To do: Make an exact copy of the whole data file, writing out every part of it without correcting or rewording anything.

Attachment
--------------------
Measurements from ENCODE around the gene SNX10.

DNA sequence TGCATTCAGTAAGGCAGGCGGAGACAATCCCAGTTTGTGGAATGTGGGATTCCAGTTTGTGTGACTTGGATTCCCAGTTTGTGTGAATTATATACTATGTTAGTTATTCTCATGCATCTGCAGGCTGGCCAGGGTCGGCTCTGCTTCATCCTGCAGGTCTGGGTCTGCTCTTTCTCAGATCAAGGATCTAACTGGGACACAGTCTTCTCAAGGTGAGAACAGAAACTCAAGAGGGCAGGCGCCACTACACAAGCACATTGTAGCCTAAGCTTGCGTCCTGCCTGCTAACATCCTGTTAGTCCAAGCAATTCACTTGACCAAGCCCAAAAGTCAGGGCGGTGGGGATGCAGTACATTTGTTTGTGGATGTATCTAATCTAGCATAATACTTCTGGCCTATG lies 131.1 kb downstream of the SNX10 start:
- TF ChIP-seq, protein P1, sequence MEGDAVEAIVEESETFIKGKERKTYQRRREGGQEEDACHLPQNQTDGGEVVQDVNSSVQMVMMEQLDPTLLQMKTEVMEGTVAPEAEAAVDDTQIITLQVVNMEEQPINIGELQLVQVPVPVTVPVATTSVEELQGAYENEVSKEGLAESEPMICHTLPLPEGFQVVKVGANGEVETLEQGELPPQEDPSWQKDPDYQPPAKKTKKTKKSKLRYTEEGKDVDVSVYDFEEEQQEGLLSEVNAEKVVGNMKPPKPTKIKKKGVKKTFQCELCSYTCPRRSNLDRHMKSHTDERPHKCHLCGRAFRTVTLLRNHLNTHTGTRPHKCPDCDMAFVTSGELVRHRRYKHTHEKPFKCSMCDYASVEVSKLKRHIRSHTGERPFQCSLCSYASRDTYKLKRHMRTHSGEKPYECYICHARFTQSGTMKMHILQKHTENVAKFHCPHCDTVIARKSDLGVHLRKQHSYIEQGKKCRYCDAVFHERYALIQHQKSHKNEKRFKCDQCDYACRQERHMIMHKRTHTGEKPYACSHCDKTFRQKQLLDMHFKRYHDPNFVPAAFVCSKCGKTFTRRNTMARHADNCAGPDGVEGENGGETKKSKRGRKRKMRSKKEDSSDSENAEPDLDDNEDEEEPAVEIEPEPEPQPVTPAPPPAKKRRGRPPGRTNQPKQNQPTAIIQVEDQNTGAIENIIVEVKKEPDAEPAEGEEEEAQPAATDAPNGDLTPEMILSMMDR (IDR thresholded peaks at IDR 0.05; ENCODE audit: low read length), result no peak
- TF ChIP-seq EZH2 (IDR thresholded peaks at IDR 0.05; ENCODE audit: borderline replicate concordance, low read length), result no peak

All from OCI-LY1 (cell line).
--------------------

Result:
Measurements from ENCODE around the gene SNX10.

DNA sequence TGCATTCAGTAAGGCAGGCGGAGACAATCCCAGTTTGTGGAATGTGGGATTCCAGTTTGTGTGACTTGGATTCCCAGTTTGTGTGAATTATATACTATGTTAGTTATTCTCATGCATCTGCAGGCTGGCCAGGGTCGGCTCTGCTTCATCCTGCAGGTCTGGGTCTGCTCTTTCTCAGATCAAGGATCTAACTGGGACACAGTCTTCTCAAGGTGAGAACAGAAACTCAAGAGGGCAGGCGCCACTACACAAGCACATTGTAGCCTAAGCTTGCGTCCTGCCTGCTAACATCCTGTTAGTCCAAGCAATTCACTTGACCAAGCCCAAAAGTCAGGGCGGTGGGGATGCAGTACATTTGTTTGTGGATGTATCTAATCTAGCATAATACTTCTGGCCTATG lies 131.1 kb downstream of the SNX10 start:
- TF ChIP-seq, protein P1, sequence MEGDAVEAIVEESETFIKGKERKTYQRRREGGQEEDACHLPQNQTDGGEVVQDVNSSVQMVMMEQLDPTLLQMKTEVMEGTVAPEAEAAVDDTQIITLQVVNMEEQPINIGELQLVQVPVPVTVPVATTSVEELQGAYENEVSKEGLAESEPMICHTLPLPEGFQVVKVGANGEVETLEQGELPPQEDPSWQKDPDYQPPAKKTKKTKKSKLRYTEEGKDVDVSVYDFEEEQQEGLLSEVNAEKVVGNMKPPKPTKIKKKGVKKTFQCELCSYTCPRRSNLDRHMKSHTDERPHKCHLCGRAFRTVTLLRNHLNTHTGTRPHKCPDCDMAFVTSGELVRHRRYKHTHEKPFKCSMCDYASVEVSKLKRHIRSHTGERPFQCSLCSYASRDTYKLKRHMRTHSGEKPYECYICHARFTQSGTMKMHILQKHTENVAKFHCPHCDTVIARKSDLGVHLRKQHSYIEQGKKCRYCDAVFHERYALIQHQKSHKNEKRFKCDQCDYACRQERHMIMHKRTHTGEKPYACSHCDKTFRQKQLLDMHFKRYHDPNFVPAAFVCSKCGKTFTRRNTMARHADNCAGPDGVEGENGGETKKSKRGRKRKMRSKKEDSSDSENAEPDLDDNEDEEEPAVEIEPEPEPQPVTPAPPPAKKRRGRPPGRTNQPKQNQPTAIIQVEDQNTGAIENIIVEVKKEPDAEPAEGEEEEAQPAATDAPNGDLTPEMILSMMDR (IDR thresholded peaks at IDR 0.05; ENCODE audit: low read length), result no peak
- TF ChIP-seq EZH2 (IDR thresholded peaks at IDR 0.05; ENCODE audit: borderline replicate concordance, low read length), result no peak

All from OCI-LY1 (cell line).